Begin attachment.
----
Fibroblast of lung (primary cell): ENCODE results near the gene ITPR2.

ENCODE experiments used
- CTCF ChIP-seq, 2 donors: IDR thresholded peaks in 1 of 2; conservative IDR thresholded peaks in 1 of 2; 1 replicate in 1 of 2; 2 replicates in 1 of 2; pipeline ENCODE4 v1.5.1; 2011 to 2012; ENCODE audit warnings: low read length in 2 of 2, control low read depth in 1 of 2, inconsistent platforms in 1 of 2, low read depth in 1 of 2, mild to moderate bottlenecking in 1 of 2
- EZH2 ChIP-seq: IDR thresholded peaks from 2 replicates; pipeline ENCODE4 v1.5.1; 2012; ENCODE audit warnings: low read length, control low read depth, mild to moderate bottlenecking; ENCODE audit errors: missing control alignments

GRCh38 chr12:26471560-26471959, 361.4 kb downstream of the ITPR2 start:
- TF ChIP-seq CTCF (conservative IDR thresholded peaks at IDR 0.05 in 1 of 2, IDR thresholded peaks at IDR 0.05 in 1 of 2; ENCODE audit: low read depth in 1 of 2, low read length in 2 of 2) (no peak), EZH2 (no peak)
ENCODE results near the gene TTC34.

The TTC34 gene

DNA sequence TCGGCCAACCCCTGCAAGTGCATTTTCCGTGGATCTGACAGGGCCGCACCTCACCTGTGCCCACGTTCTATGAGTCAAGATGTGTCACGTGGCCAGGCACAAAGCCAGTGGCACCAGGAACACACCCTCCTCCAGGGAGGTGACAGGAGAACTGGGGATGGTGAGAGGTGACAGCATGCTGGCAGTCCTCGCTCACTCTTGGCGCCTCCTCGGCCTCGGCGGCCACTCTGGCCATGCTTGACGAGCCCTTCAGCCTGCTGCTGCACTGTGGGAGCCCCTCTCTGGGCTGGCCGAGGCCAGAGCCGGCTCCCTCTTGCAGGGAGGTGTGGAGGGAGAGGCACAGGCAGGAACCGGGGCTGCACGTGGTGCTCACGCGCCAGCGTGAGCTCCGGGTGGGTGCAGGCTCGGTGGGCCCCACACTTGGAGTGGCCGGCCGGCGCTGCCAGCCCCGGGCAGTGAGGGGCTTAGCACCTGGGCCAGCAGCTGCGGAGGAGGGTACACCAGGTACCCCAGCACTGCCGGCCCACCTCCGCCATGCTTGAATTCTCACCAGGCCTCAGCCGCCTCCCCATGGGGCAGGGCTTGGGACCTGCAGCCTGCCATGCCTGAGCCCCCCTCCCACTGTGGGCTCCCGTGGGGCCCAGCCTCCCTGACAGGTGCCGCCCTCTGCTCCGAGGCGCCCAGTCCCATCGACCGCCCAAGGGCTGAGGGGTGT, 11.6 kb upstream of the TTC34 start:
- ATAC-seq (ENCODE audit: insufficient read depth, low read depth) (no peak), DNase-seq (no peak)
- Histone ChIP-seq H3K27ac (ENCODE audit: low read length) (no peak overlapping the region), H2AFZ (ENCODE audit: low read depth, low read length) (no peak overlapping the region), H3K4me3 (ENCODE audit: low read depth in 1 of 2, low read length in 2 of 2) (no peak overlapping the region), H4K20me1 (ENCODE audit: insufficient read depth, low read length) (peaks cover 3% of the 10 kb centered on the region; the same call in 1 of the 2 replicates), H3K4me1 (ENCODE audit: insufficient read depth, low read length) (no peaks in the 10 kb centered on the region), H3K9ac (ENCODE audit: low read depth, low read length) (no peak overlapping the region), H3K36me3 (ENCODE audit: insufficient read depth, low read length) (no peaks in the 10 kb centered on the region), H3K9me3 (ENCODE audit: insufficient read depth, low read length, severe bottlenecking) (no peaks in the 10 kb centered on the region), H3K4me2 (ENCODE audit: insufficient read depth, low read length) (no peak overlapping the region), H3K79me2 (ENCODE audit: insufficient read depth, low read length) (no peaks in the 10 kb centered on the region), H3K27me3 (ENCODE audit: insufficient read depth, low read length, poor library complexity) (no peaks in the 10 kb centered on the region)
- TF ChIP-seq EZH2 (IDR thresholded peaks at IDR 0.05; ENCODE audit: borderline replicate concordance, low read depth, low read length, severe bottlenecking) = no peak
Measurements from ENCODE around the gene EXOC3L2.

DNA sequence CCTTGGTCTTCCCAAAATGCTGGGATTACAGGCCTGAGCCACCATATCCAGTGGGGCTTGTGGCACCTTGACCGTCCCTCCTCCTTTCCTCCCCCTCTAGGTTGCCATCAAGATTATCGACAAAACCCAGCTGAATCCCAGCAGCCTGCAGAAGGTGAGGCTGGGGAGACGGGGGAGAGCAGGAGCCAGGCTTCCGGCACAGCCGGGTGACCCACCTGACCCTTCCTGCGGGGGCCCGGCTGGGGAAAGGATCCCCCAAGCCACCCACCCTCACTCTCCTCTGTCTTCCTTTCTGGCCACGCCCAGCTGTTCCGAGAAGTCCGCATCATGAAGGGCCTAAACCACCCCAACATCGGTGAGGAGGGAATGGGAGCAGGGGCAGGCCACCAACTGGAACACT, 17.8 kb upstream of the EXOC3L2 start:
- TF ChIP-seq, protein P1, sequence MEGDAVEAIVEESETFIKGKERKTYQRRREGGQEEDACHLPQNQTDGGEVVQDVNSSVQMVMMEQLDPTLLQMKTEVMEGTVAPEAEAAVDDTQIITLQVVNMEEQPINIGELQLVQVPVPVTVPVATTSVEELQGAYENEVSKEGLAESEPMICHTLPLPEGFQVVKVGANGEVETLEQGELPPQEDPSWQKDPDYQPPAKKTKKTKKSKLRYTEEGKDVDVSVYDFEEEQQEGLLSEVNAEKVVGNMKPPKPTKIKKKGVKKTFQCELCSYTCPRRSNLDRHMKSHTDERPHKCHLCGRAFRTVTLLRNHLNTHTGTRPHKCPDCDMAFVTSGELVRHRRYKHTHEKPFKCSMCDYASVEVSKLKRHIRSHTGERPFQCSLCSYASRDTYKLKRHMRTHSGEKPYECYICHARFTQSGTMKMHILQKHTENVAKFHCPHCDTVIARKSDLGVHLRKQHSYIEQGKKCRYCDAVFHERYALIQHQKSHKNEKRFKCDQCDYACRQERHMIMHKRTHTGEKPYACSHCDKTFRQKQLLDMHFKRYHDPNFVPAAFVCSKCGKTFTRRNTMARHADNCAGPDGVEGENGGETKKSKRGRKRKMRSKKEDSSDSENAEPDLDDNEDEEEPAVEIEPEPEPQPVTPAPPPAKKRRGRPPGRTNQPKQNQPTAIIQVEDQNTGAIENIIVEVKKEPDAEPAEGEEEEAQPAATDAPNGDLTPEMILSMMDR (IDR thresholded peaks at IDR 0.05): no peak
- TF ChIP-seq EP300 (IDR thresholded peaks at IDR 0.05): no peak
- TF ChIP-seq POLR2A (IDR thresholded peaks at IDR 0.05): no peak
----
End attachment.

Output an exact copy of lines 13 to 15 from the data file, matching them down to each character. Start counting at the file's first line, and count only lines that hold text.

Measurements from ENCODE around the gene EXOC3L2.

DNA sequence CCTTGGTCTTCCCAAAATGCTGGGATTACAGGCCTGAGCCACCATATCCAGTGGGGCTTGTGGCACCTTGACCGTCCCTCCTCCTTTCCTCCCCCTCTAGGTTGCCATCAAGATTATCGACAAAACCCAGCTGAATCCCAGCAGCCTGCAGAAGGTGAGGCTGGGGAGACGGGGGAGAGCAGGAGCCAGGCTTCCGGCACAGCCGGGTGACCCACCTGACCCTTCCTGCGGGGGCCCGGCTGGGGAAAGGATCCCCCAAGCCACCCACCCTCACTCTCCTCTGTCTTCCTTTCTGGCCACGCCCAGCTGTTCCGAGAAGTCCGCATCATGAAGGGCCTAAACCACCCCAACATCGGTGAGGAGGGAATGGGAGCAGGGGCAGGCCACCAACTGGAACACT, 17.8 kb upstream of the EXOC3L2 start:
- TF ChIP-seq, protein P1, sequence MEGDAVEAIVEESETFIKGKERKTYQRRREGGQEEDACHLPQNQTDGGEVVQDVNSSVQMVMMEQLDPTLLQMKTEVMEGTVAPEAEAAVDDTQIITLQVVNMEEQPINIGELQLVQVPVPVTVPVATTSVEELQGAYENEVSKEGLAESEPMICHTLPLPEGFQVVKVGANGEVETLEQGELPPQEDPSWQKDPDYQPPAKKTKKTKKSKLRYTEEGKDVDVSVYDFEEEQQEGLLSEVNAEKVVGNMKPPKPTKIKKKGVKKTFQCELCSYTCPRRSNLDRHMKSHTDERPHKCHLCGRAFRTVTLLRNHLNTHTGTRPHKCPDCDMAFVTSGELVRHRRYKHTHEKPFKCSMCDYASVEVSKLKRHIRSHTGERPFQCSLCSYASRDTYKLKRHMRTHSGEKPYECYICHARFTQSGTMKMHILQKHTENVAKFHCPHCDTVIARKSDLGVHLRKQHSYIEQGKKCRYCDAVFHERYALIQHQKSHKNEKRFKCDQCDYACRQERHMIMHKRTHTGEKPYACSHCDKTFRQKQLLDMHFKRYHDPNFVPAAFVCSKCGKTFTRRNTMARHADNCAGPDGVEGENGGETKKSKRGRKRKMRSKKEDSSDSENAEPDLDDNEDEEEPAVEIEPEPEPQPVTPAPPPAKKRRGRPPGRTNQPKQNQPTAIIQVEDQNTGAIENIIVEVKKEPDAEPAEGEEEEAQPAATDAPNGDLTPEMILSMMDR (IDR thresholded peaks at IDR 0.05): no peak